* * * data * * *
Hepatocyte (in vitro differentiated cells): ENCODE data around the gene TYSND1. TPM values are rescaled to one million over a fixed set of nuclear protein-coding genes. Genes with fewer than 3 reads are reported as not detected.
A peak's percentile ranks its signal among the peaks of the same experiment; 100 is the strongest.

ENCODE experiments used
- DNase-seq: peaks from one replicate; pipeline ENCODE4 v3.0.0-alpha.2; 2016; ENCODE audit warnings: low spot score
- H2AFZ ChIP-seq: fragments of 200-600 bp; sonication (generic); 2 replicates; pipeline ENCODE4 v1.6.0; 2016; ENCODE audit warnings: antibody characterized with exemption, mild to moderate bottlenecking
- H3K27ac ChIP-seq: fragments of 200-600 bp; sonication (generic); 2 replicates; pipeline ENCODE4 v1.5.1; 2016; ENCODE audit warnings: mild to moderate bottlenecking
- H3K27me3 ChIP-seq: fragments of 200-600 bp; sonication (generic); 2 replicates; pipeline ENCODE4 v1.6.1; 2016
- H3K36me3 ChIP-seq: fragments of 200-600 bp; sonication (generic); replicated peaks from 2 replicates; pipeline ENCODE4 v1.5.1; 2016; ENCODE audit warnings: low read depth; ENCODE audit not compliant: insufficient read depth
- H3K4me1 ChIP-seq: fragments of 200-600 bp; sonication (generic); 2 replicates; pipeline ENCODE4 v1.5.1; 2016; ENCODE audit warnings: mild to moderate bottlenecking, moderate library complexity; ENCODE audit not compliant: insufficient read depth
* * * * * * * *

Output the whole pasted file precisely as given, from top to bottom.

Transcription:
Hepatocyte (in vitro differentiated cells): ENCODE data around the gene TYSND1. TPM values are rescaled to one million over a fixed set of nuclear protein-coding genes. Genes with fewer than 3 reads are reported as not detected.
A peak's percentile ranks its signal among the peaks of the same experiment; 100 is the strongest.

ENCODE experiments used
- DNase-seq: peaks from one replicate; pipeline ENCODE4 v3.0.0-alpha.2; 2016; ENCODE audit warnings: low spot score
- H2AFZ ChIP-seq: fragments of 200-600 bp; sonication (generic); 2 replicates; pipeline ENCODE4 v1.6.0; 2016; ENCODE audit warnings: antibody characterized with exemption, mild to moderate bottlenecking
- H3K27ac ChIP-seq: fragments of 200-600 bp; sonication (generic); 2 replicates; pipeline ENCODE4 v1.5.1; 2016; ENCODE audit warnings: mild to moderate bottlenecking
- H3K27me3 ChIP-seq: fragments of 200-600 bp; sonication (generic); 2 replicates; pipeline ENCODE4 v1.6.1; 2016
- H3K36me3 ChIP-seq: fragments of 200-600 bp; sonication (generic); replicated peaks from 2 replicates; pipeline ENCODE4 v1.5.1; 2016; ENCODE audit warnings: low read depth; ENCODE audit not compliant: insufficient read depth
- H3K4me1 ChIP-seq: fragments of 200-600 bp; sonication (generic); 2 replicates; pipeline ENCODE4 v1.5.1; 2016; ENCODE audit warnings: mild to moderate bottlenecking, moderate library complexity; ENCODE audit not compliant: insufficient read depth